Using Children's Books to Explore Multiculturalism in Its Less Visible Forms

By Farrington, Eleanor | NATE Classroom, Summer 2012 | Go to article overview
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Using Children's Books to Explore Multiculturalism in Its Less Visible Forms

Farrington, Eleanor, NATE Classroom


At Seven Stories we believe that children and young people should be able to choose and enjoy books that reflect the lives of young people from different cultures in the world today. Today, Britain's under 16s come from more minority ethnic groups than any previous generation. This presents challenges and opportunities in producing and finding books that reflect this demographic. The books young people and children read play a vital role in helping them to communicate, express creativity, explore emotions, recognise their own identity and share experiences with others. Recognising how much we all have in common and learning to value the differences they see in people around them, their tolerance and respect for others is vital. Seven Stories, along with teachers and school librarians are seeking an ever more diverse range of children's literature and resources to tempt and enthuse culturally diverse young readers.

Understanding the terms 'multicultural' and I 'cultural diversity' is not without its problems. I There is a need to overcome the perception that it only refers to books that feature black or Asian characters, or any culture other than of a white European origin. 'Multicultural', in relation to literature for children and young people, should mean books that reflect the wide cultural diversity in our society. Books can sometimes concentrate entirely on diversity of race, ethnicity and religious practice, but at Seven Stories we promote children's books and develop learning projects and resources that also explore its less visible forms--not only racial, ethnic and religious but generational, class based, gender based, urban-rural and others. Different types of diversity overlap in complex patterns. Children and young people need the opportunity to explore how they coexist in particular situations, through the books that they read. Furthermore, the danger of only dealing with these concepts in simplistic ways denies them the opportunity to understand the injustices and inequalities that do exist and the factors that lie behind them.

In 2009 Seven Stories and Frances Lincoln Limited jointly founded The Frances Lincoln Diverse Voices Children's Book Award to encourage and promote cultural diversity in children's fiction. Frances Lincoln (1945-2001) in whose memory the Award was founded, had an unswerving commitment to finding talented writers who brought new voices, characters, places and plots to children's books. Julia Eccleshare in the TES described her as 'the publisher best known for pioneering multicultural books for children'. Jake Hope Reading Development Manager for Lancashire County Council and Diverse Voices Judge, said:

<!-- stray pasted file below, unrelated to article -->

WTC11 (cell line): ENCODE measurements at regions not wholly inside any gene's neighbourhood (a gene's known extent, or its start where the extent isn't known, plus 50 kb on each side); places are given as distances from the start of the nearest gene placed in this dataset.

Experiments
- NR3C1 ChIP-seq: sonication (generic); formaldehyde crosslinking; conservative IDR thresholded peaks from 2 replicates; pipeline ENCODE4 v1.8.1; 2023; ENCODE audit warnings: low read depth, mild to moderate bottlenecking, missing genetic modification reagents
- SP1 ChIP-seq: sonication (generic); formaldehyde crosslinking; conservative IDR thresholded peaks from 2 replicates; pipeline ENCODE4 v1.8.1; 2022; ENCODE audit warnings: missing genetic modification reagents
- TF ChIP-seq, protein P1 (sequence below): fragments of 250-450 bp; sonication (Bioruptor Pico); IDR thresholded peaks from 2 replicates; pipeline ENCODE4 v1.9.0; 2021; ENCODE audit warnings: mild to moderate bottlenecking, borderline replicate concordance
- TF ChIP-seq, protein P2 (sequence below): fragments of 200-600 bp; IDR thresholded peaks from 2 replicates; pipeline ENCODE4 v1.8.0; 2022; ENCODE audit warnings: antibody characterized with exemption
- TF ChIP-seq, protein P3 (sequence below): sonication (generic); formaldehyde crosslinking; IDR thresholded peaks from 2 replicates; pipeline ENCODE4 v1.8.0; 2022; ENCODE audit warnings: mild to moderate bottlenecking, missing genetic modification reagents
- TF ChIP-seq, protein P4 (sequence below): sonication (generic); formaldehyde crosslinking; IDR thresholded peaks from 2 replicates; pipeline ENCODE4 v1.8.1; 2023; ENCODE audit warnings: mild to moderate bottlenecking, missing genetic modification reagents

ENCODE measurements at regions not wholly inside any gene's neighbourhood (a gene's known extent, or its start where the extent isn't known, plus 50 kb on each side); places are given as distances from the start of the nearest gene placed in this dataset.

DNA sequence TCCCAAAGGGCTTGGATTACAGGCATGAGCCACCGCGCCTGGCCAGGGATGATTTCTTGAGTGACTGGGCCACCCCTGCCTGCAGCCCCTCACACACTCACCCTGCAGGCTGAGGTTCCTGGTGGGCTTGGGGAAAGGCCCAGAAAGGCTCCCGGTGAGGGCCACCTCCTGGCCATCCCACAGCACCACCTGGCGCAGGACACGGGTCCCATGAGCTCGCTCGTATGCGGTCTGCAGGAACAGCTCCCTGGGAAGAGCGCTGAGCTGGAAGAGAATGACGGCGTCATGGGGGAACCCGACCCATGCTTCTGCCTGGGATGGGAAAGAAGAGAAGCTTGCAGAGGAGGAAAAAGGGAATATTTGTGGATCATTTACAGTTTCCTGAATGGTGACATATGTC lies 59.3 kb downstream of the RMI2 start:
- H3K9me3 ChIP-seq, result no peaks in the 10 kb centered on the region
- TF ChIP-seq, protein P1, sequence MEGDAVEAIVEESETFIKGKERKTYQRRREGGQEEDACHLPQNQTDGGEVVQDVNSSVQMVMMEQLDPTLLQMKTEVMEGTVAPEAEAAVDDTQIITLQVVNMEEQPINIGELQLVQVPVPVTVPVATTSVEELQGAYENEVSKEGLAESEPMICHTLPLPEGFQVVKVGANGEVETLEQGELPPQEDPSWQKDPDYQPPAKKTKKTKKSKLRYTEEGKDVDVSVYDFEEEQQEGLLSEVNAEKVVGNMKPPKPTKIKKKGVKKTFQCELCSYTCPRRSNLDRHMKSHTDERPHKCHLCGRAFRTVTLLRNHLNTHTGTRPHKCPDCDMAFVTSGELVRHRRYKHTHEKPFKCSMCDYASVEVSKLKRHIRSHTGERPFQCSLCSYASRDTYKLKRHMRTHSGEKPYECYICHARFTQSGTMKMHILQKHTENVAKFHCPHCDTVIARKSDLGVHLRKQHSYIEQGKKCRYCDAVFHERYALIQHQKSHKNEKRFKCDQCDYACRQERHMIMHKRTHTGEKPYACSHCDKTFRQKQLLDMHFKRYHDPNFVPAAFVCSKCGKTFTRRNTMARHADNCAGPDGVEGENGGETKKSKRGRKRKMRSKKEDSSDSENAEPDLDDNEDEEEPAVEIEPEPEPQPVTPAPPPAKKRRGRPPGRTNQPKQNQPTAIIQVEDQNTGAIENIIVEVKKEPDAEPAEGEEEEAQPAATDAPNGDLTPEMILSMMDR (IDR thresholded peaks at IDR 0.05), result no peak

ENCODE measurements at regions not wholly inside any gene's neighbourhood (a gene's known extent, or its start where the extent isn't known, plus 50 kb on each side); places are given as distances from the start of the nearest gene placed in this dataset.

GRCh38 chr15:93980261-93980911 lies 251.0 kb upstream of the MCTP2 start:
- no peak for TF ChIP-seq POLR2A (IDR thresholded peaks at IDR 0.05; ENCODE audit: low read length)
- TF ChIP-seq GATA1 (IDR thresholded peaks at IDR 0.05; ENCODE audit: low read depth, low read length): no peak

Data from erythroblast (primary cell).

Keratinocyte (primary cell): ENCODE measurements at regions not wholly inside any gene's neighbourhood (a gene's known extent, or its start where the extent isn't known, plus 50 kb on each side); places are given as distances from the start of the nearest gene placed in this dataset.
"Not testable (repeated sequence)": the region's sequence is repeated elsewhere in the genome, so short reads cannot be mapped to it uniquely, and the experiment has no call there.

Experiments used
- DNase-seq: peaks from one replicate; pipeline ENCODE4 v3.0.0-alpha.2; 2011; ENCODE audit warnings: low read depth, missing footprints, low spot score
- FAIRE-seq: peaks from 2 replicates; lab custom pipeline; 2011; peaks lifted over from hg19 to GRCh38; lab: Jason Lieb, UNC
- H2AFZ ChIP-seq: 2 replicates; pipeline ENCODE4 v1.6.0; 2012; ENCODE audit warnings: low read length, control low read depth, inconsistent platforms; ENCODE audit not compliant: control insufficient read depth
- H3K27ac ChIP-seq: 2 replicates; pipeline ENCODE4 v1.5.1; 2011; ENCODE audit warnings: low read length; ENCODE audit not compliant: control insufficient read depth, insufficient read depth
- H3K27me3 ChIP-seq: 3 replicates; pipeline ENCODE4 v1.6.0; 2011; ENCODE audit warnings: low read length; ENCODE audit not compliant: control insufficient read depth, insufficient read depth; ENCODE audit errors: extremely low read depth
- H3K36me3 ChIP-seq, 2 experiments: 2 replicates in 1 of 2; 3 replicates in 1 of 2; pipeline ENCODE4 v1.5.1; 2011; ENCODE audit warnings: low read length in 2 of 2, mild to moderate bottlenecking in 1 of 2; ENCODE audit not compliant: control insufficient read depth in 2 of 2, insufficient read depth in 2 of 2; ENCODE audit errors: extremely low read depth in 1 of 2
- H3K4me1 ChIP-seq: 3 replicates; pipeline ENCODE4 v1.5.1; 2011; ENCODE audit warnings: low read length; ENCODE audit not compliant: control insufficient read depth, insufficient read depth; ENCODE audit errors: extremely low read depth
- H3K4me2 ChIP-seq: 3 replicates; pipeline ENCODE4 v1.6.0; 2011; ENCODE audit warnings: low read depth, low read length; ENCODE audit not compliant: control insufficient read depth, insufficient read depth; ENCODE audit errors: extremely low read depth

'The award feels hugely positive because its format allows consideration of diversity and its shifting cultural base. It has been structured to bring together writers, publishers, literary arts agencies, libraries and schools, which gives a potent base and a powerful reach. It is, arguably, through working together that we have the best leverage for changing the literary landscape so that it encompasses and embraces wide ranging experiences and lifestyles.'

The award is for a manuscript that celebrates cultural diversity in the widest possible sense, either in terms of its story or the ethnic and cultural origins of its author. Its main purpose is to increase the representation of people writing for children from or about different cultural perspectives. It recognises that as children's books shape our earliest perceptions of the world and its cultures, promoting writing that represents diversity will contribute to social and cultural tolerance. Seven Stories is currently developing activities around the Diverse Voices Award to engage children and young people and involve them in the judging process. This is an important step to ensure that the award reflects their experiences and challenges stereotypes in multicultural Britain today.

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Using Children's Books to Explore Multiculturalism in Its Less Visible Forms


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